I don’t think my family has what it takes to be "America’s Next Top (family) Model." We just completed the annual Christmas picture shoot, and, well, it’s done. And while I can’t say no one got hurt — there was blood, sweat and tears — we all survived.

I don’t think my family has what it takes to be "America’s Next Top (family) Model."

We just completed the annual Christmas picture shoot, and, well, it’s done. And while I can’t say no one got hurt — there was blood, sweat and tears — we all survived.

There are four of us: my wife, Sharon, me and our two boys. Jay is 3; Finn is 8 months, not a lot of time to develop his modeling chops.

I went into the family Christmas shoot with eyes wide open. That’s because I’ve watched a few episodes of “America’s Next Top Model.” This is my wife’s fault.

I know what’s at stake. I know the challenges and obstacles that stand between a great photo shoot and a dud because Tyra Banks has armed me with the wisdom. Banks, a former supermodel, hosts the show that sees women compete to become “America’s Next Top Model.” Little did I know, Banks’ success has turned her into a self-appointed modeling Yoda (“want it, you must”). The show’s model hopefuls flitter around her in hopes of siphoning off some of that brilliance.

Well, I applied some of that brilliance to the family photo shoot, which is the make or break family picture of the year. Sure, family vacations, Halloween and birthday parties are big, but none provide the exposure of the Christmas picture. It goes to some 70 homes with our Christmas letter.

We went into the shoot with my father-in-law as the photographer and my mother-in-law as the coach, whose tools consisted of stuffed animals and things that jingled. Yes, those were for the boys. Mostly.

The goal is to capture four natural, gleaming images representing the members of my family, using the most unnatural of devices: The posed photo.

Let’s review the strengths and weaknesses of the models. My wife is clearly the money player here. She’s beautiful and has a comfortable smile that she could hold through a tornado. Tyra may tell her to “go for sexy, without being hoochie,” but those waters are far too deep for this young Luke Skywalker.

And then there’s Finn. Finn has a light. The question is will the stress of the shoot dull that? He has to learn to push all of that stress — you know, from being unable to reach his rattle — out of his infant head. The other challenge for Finn is that because he’s so cute, he tends to be a little too commercial. He’s got to find an edge.

Jay, at age 3, already has taken some amazing photos, but now he, as Tyra-Yoda might say, “seems to be doubting” himself. He’s a great looking kid, but can he translate that to film?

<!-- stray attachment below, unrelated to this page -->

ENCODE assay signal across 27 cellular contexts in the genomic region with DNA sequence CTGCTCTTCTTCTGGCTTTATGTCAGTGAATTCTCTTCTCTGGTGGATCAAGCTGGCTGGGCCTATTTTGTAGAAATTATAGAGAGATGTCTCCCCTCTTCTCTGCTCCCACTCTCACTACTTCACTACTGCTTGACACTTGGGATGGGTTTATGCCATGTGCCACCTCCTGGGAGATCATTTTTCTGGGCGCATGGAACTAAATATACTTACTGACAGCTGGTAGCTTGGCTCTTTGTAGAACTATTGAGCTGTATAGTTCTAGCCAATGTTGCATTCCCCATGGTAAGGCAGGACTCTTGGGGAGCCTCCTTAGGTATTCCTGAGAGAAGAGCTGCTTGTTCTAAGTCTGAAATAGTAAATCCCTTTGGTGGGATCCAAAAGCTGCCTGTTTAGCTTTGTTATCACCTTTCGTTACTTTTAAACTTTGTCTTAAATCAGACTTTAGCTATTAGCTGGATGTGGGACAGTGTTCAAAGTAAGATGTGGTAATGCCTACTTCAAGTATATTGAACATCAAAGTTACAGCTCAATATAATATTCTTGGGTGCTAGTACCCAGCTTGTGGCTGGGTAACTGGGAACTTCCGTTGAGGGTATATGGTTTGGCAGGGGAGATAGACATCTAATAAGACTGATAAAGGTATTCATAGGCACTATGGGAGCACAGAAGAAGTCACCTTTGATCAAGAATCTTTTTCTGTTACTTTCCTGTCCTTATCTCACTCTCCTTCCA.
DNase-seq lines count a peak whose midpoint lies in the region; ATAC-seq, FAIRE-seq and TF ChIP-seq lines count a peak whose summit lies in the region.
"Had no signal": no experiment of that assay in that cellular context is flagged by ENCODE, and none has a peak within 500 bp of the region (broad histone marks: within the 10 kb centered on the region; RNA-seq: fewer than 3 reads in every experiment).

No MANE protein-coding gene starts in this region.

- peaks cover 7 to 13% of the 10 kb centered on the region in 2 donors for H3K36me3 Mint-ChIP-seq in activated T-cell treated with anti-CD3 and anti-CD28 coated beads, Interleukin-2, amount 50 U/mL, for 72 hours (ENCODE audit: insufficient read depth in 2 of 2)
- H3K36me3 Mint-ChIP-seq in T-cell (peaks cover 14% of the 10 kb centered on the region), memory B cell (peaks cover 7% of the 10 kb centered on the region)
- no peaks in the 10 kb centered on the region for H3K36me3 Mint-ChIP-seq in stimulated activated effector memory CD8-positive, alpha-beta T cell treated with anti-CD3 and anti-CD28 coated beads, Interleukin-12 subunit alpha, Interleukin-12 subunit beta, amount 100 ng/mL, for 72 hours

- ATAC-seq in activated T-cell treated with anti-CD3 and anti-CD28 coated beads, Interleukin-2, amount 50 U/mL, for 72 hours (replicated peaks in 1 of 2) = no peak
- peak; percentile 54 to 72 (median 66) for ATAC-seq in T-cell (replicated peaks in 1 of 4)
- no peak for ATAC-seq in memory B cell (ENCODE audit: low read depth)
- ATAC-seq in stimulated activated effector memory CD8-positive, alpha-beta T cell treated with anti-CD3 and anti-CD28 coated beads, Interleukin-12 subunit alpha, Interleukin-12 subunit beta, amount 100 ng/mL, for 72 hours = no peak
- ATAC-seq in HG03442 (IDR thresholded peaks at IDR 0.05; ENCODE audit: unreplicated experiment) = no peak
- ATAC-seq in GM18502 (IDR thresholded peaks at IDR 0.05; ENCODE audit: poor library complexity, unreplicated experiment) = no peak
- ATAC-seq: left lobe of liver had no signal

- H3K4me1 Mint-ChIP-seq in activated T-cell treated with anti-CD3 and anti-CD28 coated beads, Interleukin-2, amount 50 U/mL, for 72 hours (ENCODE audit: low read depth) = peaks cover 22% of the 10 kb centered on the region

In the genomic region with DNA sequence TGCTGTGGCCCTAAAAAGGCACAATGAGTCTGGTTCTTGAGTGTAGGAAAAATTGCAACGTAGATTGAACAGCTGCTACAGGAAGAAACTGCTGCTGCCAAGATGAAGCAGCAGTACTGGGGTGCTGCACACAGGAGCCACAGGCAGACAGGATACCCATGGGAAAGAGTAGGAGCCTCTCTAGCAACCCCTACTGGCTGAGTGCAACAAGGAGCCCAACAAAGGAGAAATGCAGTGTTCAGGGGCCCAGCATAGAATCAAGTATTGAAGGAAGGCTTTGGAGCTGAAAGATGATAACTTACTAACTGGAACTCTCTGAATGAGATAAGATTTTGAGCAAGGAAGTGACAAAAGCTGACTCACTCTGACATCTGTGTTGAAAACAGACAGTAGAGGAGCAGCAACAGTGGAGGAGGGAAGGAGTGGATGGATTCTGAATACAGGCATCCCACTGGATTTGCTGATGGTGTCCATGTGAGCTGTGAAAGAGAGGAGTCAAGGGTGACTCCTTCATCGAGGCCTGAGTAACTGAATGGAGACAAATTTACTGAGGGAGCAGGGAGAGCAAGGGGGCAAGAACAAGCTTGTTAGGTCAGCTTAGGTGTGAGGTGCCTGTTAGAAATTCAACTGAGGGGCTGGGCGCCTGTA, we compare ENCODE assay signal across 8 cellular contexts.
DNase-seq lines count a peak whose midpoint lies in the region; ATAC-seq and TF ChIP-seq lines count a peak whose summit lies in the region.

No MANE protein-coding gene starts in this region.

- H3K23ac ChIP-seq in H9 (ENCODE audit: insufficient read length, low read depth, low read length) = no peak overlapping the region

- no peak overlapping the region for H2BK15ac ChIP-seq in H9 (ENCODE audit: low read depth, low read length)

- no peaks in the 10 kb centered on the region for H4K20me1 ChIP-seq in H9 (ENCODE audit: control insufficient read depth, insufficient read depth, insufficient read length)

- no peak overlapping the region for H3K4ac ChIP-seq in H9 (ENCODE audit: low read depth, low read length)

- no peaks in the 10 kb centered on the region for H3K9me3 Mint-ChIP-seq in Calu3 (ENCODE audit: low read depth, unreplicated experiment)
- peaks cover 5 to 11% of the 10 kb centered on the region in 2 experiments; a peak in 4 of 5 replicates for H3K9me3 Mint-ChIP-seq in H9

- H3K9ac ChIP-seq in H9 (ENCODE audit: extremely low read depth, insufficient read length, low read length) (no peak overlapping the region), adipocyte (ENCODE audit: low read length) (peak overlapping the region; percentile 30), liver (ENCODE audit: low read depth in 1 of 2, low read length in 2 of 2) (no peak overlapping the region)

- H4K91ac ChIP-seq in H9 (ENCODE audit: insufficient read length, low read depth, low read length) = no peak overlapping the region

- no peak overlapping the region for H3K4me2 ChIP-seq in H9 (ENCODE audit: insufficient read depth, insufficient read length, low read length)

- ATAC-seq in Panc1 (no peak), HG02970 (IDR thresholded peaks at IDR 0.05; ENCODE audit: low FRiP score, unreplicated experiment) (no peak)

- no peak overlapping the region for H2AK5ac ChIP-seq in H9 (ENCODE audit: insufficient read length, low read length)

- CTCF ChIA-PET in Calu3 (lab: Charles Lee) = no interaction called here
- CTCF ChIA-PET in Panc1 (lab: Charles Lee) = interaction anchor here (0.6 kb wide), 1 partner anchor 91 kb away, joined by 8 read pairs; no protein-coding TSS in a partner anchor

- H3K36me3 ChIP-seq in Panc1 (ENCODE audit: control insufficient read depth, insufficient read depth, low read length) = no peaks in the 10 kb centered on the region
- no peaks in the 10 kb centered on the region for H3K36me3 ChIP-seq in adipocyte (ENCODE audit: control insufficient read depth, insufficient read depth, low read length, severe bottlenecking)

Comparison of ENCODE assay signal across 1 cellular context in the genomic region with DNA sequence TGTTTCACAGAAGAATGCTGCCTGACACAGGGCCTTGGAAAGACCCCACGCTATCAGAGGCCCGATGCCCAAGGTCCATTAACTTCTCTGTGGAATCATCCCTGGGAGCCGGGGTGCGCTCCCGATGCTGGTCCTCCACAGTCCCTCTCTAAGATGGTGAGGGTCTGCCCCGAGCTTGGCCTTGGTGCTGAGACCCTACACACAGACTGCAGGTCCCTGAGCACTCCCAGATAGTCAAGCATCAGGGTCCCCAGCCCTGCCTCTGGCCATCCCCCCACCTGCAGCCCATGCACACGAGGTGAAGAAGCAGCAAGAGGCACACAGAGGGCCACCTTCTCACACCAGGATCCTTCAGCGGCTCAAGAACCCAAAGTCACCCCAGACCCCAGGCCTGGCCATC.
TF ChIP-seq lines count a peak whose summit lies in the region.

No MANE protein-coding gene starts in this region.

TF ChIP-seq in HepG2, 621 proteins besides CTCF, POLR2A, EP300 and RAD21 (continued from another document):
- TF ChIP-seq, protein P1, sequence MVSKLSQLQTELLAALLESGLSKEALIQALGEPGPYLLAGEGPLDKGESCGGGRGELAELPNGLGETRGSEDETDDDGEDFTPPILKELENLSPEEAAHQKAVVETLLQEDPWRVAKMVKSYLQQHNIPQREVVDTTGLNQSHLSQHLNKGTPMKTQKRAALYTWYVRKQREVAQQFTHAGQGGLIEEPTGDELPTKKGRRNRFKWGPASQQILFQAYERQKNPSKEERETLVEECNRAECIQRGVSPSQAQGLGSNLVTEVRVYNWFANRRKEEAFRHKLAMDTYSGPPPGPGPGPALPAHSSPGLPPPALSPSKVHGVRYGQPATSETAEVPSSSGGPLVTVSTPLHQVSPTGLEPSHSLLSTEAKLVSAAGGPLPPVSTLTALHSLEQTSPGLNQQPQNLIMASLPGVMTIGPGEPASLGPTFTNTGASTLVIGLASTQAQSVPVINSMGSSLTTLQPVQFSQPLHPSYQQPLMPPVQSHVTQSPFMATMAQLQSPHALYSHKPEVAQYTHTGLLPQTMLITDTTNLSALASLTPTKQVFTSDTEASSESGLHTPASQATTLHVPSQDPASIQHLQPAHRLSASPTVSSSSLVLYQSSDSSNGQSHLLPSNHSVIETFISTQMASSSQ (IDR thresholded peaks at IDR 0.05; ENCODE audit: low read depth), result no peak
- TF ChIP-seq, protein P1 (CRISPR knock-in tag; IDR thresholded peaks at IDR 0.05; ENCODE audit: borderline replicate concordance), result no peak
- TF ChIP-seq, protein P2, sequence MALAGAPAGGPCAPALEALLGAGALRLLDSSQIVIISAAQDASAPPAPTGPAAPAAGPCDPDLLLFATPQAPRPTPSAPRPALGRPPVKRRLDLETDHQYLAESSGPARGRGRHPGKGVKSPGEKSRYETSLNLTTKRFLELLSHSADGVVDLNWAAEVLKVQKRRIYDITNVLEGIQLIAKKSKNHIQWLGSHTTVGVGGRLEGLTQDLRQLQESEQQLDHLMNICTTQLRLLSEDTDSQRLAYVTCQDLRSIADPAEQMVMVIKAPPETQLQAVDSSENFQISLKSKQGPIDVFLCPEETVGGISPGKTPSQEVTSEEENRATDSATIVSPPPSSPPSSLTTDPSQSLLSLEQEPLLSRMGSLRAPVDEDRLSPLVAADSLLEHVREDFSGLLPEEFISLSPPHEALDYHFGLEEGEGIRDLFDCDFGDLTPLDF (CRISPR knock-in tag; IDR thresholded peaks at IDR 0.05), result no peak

And the really weak link in this frame is yours truly. I don’t have the gift of modeling. I’ve never gotten past the fact that if I smile, I look stupid and 20 pounds heavier. It’s true.
When I took a job at one newspaper, people from the community who’d seen my picture in the newspaper couldn’t recognize me in person because they expected I’d be pulling a wagon.

The smile has become my Achilles’ heel. I can’t stop thinking about it. I don’t dare part my lips and reveal my teeth — who knows what kind of damage that could wreak? So I go with a lips-sewn-shut grin. And this grin has a shelf life of only about 2.5 seconds.
After that, it looks like I’m trying to overcome indigestion. I don’t have the courage to climb out of this rut. It’s hard to sell happy when you look miserable.

As you can see, we had a lot of unknowns heading into this all-important photo shoot.
Moments into the shoot, there was trouble between the models. Jay took a swipe at Finn’s face and drew a little blood. Finn was unable to persevere. He needed pureed fruit before he’d again step in front of the camera.

With our coach jingling things and me trying to coordinate my 2.5-second-smile with those brief windows when the boys actually looked in the direction of the camera, it took all 36 frames of the film (yes, we still use film), and still our photographer wasn’t sure he had a winner.

When the pictures came back, our flaws were magnified. We’d lost our necks, and our legs obviously didn’t go on forever.

There were no winners. We picked the frame that seemed the farthest from a loser. Our family and friends will likely be happy to see our flawed but smiling faces; however, I don’t expect we’ll get a call from Cover Girl anytime soon.

Sorry, Tyra. Obviously, we didn’t want it enough.

Tom Martin is editor of The Register-Mail. Contact him at tmartin@register-mail.com or 343-7181, Ext. 250.